Velocity Based Training

kennycro@@aol.com

> 1k Posts
Velocity Based Training

Compensatory"Story Acceleration Training


This phrase and method of training was coined and developed by Dr Fred Hatfield back in the 1980's.

Side Note: A couple of StrongFirst articles noted that Hatfield was the first to Squat 1,000, which is incorrect.

Dave Wadding ton [Dave Waddington - Wikipedia] was the first; credit to where credit is due.

Hatfield was a World Champion Powerlifter. At one time the lightest man to Squat over 1,000 lbs.

Compensatory Acceleration means with every lift, you push/pull the weight as hard and fast as you can; no matter how heavy the weight is.

Doing so,
immediate engages the "Super Fast" Type IIb/x and Fast Type IIa Muscle Fiber. It also is neural training that turn on these muscle fiber.

As one researcher (McBride, I have the research article) noted, the "Intent and effort to move a heavy loads quickly turns on these Fast Twitch Muscle Fiber; maximally training, working and developing them.

The "Intent" in moving any load should be to jump or throw it. Doing so, ensures all of the Fast Twitch Muscle Fiber are innervated and developed.

The issue with lighter loads is that up to 80% of the movement is devoted to putting on the brake and slowing the bar speed down, as in the Bench Press.

That because if you drove the weight all the way up with with a light load, you'd get a whiplash effect at lockout.

This can be overridden in one of two ways...

1) Going Ballistic: Throwing the bar up into the air with a light Bench Press. I've done this for years with free a free weight Bench Press.

What really works well is Smith Machine Bench Press Throws, It is much safer.

2) Accommodating Resistance: Attaching Chain and/or Band to the Bench Press
. This ensures that you are able to explode through the complete range of the movement rather than putting on the brakes.

Velocity (Power) Training

Compensatory Acceleration Training with light to moderate loads essentially is Velocity Training.

However, Compensatory Acceleration should be implemented with heavy load, as well.

Dr Jonathan Oliver research on Explosive Cluster Set Training with moderate loads with a well written program maintains or increase strength as well as increasing muscle mass.

Traditional Bodybuilding Hypertrophy Training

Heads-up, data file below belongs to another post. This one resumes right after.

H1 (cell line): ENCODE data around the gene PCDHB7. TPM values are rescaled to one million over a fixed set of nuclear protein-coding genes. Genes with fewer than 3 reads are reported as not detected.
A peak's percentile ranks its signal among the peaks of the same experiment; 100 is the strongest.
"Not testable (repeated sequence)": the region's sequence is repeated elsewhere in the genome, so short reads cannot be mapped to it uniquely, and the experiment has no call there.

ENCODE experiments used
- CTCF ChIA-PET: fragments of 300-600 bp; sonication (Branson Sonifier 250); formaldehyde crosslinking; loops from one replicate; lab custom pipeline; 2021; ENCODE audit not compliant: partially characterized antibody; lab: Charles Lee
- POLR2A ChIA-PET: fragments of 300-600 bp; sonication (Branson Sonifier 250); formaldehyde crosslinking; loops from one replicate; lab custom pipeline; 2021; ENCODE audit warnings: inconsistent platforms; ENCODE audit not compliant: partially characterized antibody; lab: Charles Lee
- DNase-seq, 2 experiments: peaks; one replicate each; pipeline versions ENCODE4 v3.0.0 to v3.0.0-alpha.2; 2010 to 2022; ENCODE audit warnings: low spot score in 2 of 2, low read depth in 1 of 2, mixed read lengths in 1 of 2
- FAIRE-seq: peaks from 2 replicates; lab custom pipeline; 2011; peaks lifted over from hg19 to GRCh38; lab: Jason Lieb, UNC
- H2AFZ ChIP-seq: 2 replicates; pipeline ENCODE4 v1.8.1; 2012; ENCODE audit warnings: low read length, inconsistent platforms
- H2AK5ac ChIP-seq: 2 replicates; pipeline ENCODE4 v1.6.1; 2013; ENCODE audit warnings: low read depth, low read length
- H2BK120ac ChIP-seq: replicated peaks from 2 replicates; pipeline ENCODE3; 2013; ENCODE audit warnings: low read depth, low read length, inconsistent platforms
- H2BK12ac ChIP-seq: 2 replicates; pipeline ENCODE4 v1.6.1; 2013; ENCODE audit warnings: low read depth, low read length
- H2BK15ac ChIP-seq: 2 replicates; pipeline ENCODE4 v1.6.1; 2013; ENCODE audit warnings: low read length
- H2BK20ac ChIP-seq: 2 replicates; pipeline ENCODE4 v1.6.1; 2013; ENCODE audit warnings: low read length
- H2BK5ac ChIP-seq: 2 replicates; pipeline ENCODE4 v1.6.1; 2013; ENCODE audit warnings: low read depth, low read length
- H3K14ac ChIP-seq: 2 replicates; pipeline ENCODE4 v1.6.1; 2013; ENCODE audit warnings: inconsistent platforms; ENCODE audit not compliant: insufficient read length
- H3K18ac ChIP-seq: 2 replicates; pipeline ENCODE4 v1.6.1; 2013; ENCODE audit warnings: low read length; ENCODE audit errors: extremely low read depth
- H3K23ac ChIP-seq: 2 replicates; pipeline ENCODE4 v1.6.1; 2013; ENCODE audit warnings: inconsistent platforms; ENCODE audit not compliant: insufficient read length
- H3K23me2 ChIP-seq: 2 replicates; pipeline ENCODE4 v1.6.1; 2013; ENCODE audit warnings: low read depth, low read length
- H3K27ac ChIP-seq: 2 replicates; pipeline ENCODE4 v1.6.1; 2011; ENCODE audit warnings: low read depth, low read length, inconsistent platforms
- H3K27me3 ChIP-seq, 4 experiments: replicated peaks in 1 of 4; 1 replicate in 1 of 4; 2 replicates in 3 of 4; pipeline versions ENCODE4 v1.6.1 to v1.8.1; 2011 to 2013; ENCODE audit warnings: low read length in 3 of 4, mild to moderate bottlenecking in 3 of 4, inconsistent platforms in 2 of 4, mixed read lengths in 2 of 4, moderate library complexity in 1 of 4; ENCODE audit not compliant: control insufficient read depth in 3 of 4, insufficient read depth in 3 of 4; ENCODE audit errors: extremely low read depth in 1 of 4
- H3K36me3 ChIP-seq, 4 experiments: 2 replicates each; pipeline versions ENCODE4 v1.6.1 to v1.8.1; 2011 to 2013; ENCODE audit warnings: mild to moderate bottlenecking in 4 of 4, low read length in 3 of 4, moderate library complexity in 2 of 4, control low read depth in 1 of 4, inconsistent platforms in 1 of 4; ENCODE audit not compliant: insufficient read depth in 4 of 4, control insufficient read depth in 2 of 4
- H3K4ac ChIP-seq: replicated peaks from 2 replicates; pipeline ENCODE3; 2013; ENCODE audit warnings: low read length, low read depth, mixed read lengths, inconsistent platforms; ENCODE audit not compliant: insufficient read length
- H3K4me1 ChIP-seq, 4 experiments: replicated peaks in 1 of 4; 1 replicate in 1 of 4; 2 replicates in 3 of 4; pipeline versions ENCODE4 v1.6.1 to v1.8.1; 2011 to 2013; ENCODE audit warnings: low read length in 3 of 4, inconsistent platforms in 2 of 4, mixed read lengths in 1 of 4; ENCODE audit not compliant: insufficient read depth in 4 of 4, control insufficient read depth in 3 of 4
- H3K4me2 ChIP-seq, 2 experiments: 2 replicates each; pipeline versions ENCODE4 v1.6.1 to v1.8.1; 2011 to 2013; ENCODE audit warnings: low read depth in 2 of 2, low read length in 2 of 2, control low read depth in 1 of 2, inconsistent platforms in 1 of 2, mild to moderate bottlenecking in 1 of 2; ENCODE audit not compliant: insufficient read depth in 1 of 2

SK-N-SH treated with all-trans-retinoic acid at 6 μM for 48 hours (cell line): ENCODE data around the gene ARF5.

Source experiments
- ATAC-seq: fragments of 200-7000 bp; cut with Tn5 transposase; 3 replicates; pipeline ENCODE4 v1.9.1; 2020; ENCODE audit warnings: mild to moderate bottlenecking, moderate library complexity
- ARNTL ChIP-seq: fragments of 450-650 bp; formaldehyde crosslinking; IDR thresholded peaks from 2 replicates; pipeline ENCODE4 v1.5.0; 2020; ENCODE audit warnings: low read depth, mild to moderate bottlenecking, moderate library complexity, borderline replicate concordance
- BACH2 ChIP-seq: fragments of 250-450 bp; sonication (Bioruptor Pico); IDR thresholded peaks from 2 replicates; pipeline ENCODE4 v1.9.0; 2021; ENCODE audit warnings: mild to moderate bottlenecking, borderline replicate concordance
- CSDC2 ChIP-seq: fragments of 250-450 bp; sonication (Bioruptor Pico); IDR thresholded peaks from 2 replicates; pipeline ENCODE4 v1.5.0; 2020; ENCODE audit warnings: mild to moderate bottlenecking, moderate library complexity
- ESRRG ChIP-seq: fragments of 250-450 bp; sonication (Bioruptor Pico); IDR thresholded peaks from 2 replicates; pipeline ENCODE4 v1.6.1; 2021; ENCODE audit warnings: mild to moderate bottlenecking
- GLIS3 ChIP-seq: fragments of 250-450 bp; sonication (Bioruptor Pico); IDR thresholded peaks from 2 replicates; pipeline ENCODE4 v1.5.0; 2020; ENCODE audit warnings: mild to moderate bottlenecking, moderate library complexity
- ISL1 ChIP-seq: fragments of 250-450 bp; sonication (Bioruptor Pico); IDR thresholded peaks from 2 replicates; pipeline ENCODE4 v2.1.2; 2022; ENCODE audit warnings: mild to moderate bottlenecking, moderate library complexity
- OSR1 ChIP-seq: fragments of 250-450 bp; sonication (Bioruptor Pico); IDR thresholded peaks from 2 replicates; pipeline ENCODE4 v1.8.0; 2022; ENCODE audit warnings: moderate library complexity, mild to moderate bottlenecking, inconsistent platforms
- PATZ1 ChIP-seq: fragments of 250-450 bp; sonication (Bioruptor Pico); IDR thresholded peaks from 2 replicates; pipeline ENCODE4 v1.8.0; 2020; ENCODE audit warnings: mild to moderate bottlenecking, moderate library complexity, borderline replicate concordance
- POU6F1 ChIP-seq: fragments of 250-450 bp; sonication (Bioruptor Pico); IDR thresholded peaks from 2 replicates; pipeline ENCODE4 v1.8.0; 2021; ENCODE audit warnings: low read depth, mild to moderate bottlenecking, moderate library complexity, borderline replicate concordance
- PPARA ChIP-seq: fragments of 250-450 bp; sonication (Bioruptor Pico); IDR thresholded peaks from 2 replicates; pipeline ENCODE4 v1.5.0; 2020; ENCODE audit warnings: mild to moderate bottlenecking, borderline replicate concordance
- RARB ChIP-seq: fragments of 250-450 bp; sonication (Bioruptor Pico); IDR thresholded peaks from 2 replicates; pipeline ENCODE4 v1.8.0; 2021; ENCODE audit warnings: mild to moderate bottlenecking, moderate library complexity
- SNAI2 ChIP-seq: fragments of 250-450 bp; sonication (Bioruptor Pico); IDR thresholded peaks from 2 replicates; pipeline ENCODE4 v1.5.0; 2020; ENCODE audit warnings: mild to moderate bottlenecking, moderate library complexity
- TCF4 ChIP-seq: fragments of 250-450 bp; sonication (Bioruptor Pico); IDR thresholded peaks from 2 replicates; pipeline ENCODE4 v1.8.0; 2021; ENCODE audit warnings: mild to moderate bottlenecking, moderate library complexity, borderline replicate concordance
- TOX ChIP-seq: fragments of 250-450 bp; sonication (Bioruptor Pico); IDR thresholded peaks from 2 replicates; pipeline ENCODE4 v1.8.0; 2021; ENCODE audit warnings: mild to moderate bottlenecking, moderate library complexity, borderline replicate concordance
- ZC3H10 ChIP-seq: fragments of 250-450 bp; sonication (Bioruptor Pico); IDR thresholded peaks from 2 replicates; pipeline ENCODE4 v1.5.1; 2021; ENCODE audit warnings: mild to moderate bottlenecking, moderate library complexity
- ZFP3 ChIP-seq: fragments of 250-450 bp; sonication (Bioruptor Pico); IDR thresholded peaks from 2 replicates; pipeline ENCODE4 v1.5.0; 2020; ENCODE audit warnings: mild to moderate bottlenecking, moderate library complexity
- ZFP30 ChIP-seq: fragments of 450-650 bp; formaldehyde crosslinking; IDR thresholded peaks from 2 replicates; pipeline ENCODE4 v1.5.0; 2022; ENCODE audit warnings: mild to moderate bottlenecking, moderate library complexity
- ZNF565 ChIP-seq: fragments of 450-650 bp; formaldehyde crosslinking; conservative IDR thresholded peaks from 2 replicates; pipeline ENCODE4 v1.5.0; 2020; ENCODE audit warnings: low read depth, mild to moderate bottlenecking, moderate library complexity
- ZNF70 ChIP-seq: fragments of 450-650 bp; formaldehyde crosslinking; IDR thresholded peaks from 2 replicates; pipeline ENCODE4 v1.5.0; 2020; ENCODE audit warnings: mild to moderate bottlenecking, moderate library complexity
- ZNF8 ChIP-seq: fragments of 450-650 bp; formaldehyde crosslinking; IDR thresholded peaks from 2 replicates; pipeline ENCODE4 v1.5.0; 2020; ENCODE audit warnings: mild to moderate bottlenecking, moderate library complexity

This traditional method is still more effective with Cluster Set Hypertrophy coming in a close second.

The issue with the Traditional Bodybuilding Hypertrophy Training Protocol is that muscle mass is increased a the expense of Speed, Power and Strength; all three drop like a rock.

The article below goes into...

Velocity Based Training for Maximal Strength
Velocity Based Training for Maximal Strength - Strength of Science

The Nuts and Bolts of Velocity Based Training
  1. The Load-Velocity Relationship
So without overstating the obvious, as the load in a given lift increases (and maximal intent to lift it as fast as possible is applied), the speed at which it moves decreases in a linear fashion 14.
  1. The Minimum Velocity Threshold
An important point to note is that the MVT varies by exercise 14. There is a consensus in the literature that the MVT for the bench press is approximately 0.15 m.s⁻¹. With our group of players (in 68 trials), velocity at 1RM in the bench press is consistent with research findings, with a group average of 0.15 ± 0.03 m.s⁻¹. The squat has been reported to be approximately 0.27 – 0.30 m.s⁻¹ 2, 6, although with our population (who generally box squat and rarely go to 1RM or failure), we found that in a small sample of 12 players velocity at 1RM in the box squat was found to be 0.25 ± 0.03 m.s⁻¹. Knowledge of the specific velocity characteristics of key strength exercises is vital for using velocity to predict 1RM based off sub-maximal loads or understanding how close to failure an athlete may be in a lift.

Velocity Based Training Methods in Maximal Strength Training
  1. Gauging effort and managing progressive overload
Undoubtedly the easiest to implement, and possibly the most successful strategy we have employed, has been to determine how taxing a set has been. ... If loads prescribed are too intense or fatiguing, progress can stall.

Despite rarely lifting at maximum load intensity, lower limb strength increased by 17.5% over the course of the pre-season and improved by 7.4% from end of pre-season strength levels one year previously. Upper limb strength increased by 7% over the pre-season and improved by 4.7% ..
  1. Estimating 1RM from sub-maximal loads
Perhaps one of the most well-known benefits of VBT is the ability to estimate 1RM from sub-maximal loads. The strength of the relationship between load and velocity means that we can, with a degree of accuracy, use one variable to estimate the other (provided that maximal intent to lift fast is applied and we know the MVT of the exercise). This is a valuable method to gauge the strength of an athlete without exposing them to the risk of maximal loads.